Departure, Proximate Cause and Ascertainable Damages are the holy triumvirate of legal malpractice.  Miami Capital, LLC v Hurwitz  2019 NY Slip Op 05332  Decided on July 2, 2019
Appellate Division, First Department illustrates what happens when one or more of these elements are missing, or at best, speculative.

“Defendant’s motion was properly granted because while plaintiff anticipates that it could be subject to a rescission claim at some point in the future, such alleged damages are purely speculative and not yet ripe. Since damages in a legal malpractice case are designed “to make the injured client whole” (Campagnola v Mulholland, Minion & Roe, 76 NY2d 38, 42 [1990]), having failed to plead actual damages, plaintiff’s complaint fails to state a claim (see Heritage Partners, LLC v Stroock & Stroock & Lavan LLP, 133 AD3d 428 [1st Dept 2015], lv denied 27 NY3d 904 [2016]; Lavanant v General Acc. Ins. Co. of Am., 212 AD2d 450 [1st Dept 1995]).

Plaintiff has also failed to establish defendant’s negligence by alleging that he did not exercise the ordinary reasonable skill and knowledge commonly possessed by a member of the legal profession (see O’Callaghan v Brunelle, 84 AD3d 581 [1st Dept 2011], lv denied 18 NY3d 804 [2012]). The contract of sale placed the burden on the seller to obtain any necessary court approval for the sale of its property. As seller’s counsel advised defendant that the seller did not need court approval because the property was not “substantially all” of its assets (see N-PCL 510), plaintiff has not adequately pled that defendant breached his duty of care as its lawyer by not obtaining court approval for the sale.”

 

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Andrew Lavoott Bluestone

Andrew Lavoott Bluestone has been an attorney for 40 years, with a career that spans criminal prosecution, civil litigation and appellate litigation. Mr. Bluestone became an Assistant District Attorney in Kings County in 1978, entered private practice in 1984 and in 1989 opened his private law office and took his first legal malpractice case.

Since 1989, Bluestone has become a leader in the New York Plaintiff’s Legal Malpractice bar, handling a wide array of plaintiff’s legal malpractice cases arising from catastrophic personal injury, contracts, patents, commercial litigation, securities, matrimonial and custody issues, medical malpractice, insurance, product liability, real estate, landlord-tenant, foreclosures and has defended attorneys in a limited number of legal malpractice cases.

 

Bluestone also took an academic role in field, publishing the New York Attorney Malpractice Report from 2002-2004.  He started the “New York Attorney Malpractice Blog” in 2004, where he has published more than 4500 entries.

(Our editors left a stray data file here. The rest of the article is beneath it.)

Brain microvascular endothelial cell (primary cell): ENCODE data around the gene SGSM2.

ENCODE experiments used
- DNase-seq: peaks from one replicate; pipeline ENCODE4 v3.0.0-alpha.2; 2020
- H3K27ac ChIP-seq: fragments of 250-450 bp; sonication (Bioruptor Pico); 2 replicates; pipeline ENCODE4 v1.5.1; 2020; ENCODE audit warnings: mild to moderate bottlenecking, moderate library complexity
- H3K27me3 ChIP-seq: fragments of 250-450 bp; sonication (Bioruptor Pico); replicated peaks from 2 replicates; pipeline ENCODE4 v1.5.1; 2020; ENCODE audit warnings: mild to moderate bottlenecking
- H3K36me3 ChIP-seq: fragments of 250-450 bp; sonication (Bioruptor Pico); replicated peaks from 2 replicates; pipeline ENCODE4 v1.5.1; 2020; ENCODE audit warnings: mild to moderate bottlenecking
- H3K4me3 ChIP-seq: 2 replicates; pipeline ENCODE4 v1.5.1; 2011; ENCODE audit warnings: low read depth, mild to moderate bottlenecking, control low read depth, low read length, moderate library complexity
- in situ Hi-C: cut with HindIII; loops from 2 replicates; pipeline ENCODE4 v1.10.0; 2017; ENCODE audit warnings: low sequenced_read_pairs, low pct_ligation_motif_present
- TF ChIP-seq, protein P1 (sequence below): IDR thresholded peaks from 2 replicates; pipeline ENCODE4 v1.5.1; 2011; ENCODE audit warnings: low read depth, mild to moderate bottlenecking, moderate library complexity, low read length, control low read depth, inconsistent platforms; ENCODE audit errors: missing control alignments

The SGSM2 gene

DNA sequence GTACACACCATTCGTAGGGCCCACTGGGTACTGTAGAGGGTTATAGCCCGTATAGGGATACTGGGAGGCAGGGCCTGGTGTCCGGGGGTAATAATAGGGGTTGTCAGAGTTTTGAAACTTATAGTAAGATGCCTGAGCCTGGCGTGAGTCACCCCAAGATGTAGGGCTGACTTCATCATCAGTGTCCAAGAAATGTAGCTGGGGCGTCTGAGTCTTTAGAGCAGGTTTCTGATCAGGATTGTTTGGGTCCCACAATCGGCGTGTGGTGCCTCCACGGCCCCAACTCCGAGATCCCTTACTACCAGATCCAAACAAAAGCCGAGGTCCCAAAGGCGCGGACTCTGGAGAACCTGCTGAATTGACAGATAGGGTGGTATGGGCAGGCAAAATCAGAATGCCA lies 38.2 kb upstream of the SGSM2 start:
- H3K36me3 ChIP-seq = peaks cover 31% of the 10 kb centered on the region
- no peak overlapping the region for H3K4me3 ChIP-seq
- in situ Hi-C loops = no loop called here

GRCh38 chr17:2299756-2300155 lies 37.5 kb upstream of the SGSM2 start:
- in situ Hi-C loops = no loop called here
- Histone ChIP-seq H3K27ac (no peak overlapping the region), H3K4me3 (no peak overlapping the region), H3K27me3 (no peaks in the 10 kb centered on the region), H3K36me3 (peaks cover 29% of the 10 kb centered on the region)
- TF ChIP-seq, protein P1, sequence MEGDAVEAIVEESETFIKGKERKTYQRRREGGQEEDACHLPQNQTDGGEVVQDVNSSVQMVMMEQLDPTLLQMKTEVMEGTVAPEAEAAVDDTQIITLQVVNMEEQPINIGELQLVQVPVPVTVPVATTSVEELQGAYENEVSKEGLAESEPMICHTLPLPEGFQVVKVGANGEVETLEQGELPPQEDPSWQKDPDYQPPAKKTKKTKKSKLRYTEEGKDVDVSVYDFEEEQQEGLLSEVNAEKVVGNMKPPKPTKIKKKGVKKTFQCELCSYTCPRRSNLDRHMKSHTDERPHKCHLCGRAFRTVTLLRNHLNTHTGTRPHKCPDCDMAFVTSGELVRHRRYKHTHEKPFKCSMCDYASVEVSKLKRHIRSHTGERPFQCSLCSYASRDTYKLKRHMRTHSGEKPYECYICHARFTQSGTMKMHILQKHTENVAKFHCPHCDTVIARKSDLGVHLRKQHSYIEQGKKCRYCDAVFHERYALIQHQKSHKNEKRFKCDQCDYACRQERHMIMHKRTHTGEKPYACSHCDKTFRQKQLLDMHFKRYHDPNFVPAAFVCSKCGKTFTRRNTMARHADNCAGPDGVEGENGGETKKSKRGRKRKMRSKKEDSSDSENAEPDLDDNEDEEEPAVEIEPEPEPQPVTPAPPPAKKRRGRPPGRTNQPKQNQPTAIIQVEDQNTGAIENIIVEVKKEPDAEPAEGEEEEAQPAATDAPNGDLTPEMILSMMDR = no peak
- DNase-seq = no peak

Mr. Bluestone has written 38 scholarly peer-reviewed articles concerning legal malpractice, many in the Outside Counsel column of the New York Law Journal. He has appeared as an Expert witness in multiple legal malpractice litigations.

Mr. Bluestone is an adjunct professor of law at St. John’s University College of Law, teaching Legal Malpractice.  Mr. Bluestone has argued legal malpractice cases in the Second Circuit, in the New York State Court of Appeals, each of the four New York Appellate Divisions, in all four of  the U.S. District Courts of New York and in Supreme Courts all over the state.  He has also been admitted pro haec vice in the states of Connecticut, New Jersey and Florida and was formally admitted to the US District Court of Connecticut and to its Bankruptcy Court all for legal malpractice matters. He has been retained by U.S. Trustees in legal malpractice cases from Bankruptcy Courts, and has represented municipalities, insurance companies, hedge funds, communications companies and international manufacturing firms. Mr. Bluestone regularly lectures in CLEs on legal malpractice.

Based upon his professional experience Bluestone was named a Diplomate and was Board Certified by the American Board of Professional Liability Attorneys in 2008 in Legal Malpractice. He remains Board Certified.  He was admitted to The Best Lawyers in America from 2012-2019.  He has been featured in Who’s Who in Law since 1993.

In the last years, Mr. Bluestone has been featured for two particularly noteworthy legal malpractice cases.  The first was a settlement of an $11.9 million dollar default legal malpractice case of Yeo v. Kasowitz, Benson, Torres & Friedman which was reported in the NYLJ on August 15, 2016. Most recently, Mr. Bluestone obtained a rare plaintiff’s verdict in a legal malpractice case on behalf of the City of White Plains v. Joseph Maria, reported in the NYLJ on February 14, 2017. It was the sole legal malpractice jury verdict in the State of New York for 2017.

Bluestone has been at the forefront of the development of legal malpractice principles and has contributed case law decisions, writing and lecturing which have been recognized by his peers.  He is regularly mentioned in academic writing, and his past cases are often cited in current legal malpractice decisions. He is recognized for his ample writings on Judiciary Law § 487, a 850 year old statute deriving from England which relates to attorney deceit.